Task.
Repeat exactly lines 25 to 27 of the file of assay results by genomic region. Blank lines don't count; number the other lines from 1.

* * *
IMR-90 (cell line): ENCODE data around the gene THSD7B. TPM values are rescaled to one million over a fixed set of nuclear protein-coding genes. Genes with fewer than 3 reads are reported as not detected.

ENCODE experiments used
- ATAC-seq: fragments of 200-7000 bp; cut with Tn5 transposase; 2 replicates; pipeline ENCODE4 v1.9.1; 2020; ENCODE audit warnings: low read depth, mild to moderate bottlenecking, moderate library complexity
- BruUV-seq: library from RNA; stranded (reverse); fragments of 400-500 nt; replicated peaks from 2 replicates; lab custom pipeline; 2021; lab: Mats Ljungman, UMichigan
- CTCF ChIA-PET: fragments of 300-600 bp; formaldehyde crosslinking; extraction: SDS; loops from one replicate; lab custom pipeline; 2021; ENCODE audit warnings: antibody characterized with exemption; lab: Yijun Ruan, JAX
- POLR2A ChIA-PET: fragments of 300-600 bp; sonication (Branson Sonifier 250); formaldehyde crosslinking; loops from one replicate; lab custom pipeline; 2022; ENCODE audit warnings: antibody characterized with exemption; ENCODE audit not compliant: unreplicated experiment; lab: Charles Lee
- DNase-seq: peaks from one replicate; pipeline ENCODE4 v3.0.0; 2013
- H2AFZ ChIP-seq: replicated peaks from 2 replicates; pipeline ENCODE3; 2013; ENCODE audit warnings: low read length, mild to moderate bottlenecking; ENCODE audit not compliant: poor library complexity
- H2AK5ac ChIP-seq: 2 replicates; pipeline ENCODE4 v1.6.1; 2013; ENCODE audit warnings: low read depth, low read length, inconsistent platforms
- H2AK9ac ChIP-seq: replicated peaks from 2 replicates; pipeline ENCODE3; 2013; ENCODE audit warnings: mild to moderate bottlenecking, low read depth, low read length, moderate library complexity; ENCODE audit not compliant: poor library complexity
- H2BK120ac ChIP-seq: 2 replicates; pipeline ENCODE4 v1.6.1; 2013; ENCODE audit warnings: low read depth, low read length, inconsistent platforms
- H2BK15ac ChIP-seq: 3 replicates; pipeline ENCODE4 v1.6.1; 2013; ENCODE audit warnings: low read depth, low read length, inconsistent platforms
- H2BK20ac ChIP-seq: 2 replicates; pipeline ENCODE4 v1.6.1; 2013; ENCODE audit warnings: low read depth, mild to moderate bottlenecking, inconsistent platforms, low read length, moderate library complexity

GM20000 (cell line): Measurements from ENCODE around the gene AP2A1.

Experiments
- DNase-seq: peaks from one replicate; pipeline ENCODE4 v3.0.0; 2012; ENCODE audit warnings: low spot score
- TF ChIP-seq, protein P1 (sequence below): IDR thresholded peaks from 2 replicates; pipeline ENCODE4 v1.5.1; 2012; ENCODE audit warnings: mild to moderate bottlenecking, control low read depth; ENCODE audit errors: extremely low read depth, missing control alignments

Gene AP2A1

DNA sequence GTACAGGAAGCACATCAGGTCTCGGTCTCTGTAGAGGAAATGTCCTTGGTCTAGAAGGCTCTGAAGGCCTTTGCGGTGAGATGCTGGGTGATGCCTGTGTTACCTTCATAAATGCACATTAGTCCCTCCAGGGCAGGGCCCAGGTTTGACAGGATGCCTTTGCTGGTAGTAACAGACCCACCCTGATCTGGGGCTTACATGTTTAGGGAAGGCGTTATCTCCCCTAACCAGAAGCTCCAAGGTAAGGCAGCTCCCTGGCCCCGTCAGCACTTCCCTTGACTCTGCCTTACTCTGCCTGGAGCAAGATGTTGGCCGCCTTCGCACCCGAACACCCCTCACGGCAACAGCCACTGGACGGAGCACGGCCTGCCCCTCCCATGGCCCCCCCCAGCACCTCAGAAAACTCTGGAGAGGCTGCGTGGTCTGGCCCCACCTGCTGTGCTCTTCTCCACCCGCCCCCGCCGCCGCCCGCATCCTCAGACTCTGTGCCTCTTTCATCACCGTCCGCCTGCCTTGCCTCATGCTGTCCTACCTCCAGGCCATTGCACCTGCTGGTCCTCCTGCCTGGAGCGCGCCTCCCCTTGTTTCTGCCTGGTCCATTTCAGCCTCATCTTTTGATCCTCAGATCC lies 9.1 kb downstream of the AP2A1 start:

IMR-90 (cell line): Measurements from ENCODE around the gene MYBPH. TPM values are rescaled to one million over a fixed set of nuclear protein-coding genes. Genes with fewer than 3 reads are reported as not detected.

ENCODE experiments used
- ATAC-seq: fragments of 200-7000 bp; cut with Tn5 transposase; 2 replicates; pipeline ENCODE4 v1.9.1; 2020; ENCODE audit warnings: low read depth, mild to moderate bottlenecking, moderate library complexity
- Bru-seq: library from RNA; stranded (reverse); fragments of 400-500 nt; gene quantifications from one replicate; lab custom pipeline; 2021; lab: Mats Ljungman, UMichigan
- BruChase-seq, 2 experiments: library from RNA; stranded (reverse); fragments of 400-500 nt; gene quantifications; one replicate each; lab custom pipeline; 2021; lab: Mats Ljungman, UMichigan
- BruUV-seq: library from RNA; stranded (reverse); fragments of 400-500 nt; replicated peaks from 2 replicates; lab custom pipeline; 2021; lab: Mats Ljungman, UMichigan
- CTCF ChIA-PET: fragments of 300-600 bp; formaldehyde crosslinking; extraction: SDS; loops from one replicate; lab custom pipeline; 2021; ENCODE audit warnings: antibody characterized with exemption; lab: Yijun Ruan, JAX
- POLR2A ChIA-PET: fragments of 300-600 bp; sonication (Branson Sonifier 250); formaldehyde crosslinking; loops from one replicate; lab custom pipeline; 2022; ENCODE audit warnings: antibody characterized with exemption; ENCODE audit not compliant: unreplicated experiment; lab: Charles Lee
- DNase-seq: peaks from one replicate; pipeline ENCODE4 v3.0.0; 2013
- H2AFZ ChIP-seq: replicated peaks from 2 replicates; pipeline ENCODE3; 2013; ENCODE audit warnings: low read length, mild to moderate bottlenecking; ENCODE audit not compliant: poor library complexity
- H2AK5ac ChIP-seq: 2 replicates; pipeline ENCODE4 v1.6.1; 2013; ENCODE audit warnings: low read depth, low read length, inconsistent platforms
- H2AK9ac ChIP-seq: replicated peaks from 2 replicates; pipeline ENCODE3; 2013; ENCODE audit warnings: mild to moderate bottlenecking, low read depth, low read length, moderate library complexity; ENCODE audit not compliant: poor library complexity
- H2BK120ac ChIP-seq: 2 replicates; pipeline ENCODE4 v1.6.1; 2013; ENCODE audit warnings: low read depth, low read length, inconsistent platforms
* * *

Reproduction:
- BruUV-seq: library from RNA; stranded (reverse); fragments of 400-500 nt; replicated peaks from 2 replicates; lab custom pipeline; 2021; lab: Mats Ljungman, UMichigan
- CTCF ChIA-PET: fragments of 300-600 bp; formaldehyde crosslinking; extraction: SDS; loops from one replicate; lab custom pipeline; 2021; ENCODE audit warnings: antibody characterized with exemption; lab: Yijun Ruan, JAX
- POLR2A ChIA-PET: fragments of 300-600 bp; sonication (Branson Sonifier 250); formaldehyde crosslinking; loops from one replicate; lab custom pipeline; 2022; ENCODE audit warnings: antibody characterized with exemption; ENCODE audit not compliant: unreplicated experiment; lab: Charles Lee